Darren Staples / Reuters
Tariq Jahan holds a picture of his son Haroon Jahan, who was killed along with two other young men in the Winson Green area of Birmingham. Tarmiq Jahan asked the assembled crowd: "Why do we have to kill one another? What started these riots and what's escalated? Why are we doing this?"
By Martin Fletcher, NBC News correspondent
BIRMINGHAM, England - In these turbulent days in Britain, the grace of a grieving father shows the country how it can heal.
His friends told me what happened.
Tariq Jahan reacted quickly. Moments after a hit-and-run driver ripped through a crowd of Pakistani Muslims, he knelt over a victim, desperately giving him CPR and save his life. Until he heard these chilling words from a friend: “Tariq, your son is behind you."
He turned and saw. His 21-year-old son Haroon had been hit too, landing on his head after being tossed into the air.
Tariq Jahan held his dying boy in his arms and gave him CPR, in vain.
Haroon and two friends, brothers, also of Pakistani descent, were among a crowd of residents gathered in the streets to protect their neighborhood from thugs and looters.
Haroon Jahan, Shazzad Ali and Abdul Musavir died after being hit by a car.
One described how cars with black men had driven up and down the road, cursing and taunting the Pakistanis. One car accelerated and ripped into them, hurling the three young men into the air. The driver raced off.
Everyone I spoke to on that street corner said they knew who did it and why: racial tensions in Birmingham are usually close to boiling point. They blamed blacks.
They also blamed the police.
A hostile crowd gathered around police constable Ahmed, furious. One shouted in his face, waving his fist, “I don’t believe in the police. If you’d done your job last night these three wouldn’t be dead today. You were drinking cups of tea at home.”
Young men swore revenge.
“It’s our turn. Guns tonight,” a young man told me, refusing to give his name. His friend joked, “Let’s go to the gym and work out, get ready.”
Rumors swirled of weapons and violence and revenge.
The violence that erupted Saturday night in north London and gripped other areas in following days has now spread hundreds of miles from the capital to a dozen towns. NBC's Martin Fletcher reports.
Then Tariq Jahan spoke, quiet and intense. His wisdom is worth quoting at length. In unimaginable pain, this is what he told his enraged friends, and all of Britain listened:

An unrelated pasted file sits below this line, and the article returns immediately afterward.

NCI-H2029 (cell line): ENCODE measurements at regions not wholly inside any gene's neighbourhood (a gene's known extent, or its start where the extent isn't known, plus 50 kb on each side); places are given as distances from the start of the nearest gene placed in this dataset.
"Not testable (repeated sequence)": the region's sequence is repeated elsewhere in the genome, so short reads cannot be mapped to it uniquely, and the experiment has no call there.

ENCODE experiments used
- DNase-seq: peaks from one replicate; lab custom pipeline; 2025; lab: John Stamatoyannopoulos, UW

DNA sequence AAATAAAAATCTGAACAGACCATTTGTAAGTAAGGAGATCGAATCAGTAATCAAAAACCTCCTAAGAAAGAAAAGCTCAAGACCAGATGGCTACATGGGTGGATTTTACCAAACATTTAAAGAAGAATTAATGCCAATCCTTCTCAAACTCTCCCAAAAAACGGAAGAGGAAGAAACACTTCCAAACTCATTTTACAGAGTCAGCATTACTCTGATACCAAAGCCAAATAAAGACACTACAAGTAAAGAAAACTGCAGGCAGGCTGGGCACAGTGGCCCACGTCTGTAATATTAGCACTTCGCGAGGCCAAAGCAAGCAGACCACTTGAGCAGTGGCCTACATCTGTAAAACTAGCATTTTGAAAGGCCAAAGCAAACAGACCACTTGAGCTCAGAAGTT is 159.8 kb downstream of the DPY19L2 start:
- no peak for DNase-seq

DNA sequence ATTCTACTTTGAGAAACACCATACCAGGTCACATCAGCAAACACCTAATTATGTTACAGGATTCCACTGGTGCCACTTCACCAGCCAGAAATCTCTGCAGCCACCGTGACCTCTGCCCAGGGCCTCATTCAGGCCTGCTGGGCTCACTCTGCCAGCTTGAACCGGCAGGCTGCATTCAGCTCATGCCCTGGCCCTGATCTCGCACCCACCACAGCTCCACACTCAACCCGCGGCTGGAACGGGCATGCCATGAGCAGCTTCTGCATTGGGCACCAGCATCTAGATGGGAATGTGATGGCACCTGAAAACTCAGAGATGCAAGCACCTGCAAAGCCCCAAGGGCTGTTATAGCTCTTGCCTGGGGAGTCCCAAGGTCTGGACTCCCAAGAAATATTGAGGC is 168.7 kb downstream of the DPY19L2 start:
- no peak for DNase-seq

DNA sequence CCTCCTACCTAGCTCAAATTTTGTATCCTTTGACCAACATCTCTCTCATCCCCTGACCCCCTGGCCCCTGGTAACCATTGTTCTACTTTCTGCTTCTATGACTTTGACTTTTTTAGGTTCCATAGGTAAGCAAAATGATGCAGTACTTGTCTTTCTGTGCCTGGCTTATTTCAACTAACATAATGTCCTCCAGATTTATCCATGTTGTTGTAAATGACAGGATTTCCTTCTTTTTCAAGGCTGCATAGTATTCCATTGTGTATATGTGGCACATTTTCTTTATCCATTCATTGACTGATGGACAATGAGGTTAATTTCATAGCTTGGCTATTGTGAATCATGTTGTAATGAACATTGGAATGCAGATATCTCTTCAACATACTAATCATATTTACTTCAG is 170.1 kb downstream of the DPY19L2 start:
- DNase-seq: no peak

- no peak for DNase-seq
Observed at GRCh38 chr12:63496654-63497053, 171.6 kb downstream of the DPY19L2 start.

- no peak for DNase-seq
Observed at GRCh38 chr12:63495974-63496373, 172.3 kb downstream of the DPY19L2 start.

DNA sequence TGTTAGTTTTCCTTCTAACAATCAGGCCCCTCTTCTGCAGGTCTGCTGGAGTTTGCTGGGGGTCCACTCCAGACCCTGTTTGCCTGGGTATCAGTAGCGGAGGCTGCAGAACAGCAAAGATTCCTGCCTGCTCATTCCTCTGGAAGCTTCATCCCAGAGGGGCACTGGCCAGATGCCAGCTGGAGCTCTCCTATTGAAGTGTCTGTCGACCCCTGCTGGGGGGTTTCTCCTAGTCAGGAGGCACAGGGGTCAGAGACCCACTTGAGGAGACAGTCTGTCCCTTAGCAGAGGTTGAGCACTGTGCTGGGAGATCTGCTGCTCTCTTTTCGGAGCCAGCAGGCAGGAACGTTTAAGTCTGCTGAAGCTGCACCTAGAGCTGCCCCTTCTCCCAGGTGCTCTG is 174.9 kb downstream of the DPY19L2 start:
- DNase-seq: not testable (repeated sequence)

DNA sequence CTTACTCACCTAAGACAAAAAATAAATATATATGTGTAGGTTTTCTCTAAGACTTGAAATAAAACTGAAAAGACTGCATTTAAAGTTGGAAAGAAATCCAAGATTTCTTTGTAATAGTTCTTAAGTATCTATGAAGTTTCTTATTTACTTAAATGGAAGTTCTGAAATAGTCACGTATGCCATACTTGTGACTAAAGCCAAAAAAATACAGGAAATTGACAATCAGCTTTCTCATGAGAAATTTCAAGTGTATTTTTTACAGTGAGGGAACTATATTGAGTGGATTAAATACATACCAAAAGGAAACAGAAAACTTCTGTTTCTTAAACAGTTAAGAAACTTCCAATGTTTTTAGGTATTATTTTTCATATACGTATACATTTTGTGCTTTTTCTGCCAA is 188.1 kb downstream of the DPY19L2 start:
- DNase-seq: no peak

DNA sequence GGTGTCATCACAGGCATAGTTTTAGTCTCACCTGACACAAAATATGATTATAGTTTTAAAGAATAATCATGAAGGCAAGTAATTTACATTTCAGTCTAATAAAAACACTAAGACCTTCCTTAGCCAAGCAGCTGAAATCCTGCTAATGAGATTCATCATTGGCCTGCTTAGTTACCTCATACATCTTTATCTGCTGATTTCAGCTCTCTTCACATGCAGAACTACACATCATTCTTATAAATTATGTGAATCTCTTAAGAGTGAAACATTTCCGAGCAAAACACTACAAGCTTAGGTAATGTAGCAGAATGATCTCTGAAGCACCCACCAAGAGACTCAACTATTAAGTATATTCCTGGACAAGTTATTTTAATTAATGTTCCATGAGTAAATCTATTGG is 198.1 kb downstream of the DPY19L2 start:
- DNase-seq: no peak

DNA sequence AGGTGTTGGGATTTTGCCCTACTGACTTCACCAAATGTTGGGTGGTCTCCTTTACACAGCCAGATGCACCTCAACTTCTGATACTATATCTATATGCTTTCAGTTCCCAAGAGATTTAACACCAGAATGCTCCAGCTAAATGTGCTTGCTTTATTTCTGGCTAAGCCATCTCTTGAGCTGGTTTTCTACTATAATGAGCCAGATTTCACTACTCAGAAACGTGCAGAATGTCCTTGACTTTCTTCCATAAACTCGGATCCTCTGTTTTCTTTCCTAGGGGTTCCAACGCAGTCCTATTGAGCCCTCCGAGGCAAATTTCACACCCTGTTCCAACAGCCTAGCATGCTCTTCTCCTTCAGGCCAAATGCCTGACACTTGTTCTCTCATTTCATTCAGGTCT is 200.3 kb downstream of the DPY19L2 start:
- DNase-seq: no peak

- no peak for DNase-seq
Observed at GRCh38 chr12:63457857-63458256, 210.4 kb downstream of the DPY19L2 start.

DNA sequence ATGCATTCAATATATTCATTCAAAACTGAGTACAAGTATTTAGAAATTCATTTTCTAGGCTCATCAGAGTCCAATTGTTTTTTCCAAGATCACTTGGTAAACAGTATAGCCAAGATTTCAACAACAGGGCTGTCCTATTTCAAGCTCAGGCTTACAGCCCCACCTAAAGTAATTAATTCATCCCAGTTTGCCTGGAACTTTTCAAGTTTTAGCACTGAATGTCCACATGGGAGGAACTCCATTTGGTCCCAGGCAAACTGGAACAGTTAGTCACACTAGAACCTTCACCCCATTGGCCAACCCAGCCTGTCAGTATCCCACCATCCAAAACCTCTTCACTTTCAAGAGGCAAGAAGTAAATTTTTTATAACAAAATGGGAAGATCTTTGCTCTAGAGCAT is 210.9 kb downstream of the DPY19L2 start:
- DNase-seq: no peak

“Last night we lost three cherished members of our community. They were taken from us in a way that no father, mother, sister or brother should have to endure. Today we stand here to plead with all the youth to remain calm, for our communities to stand united. As we stand here this is not a race issue,” he said.
“The family has received messages of sympathy and support from all parts of the community, all faiths, all colors and backgrounds. Please respect the memory of our sons and the grief of our family and loved ones by staying away from trouble and not going out tonight. Basically, I lost my son. Blacks, Asians, Whites, we all live in the same community. Why do we have to kill one another? What started these riots and what’s escalated? Why are we doing this? I lost my son, step forward if you want to lose your sons, otherwise calm down and go home please.”
Tariq Jahan was heard. Since his son and two friends died, the violence and looting has almost died with them. It’s probably more due to the robust, if somewhat late, police clampdown on city centers than his call for sanity, but Tariq Jahan’s impassioned appeal will echo through the land.
Forget about revenge, he said, and let the law follow its path.
Already police have arrested a man and charged him with the killings. In London alone more than 800 people have been arrested for looting, theft and violence, and security camera pictures of rioters are circulating with appeals for people to identify the perpetrators. The law is taking its course and justice will be done, says Prime Minister David Cameron.
But as a nation licks its wounds and everyone wonders how on earth all this could have happened, a grieving father, an immigrant from Pakistan who made his home in the motherland, will stand as the rallying call for sanity and unity in the United Kingdom.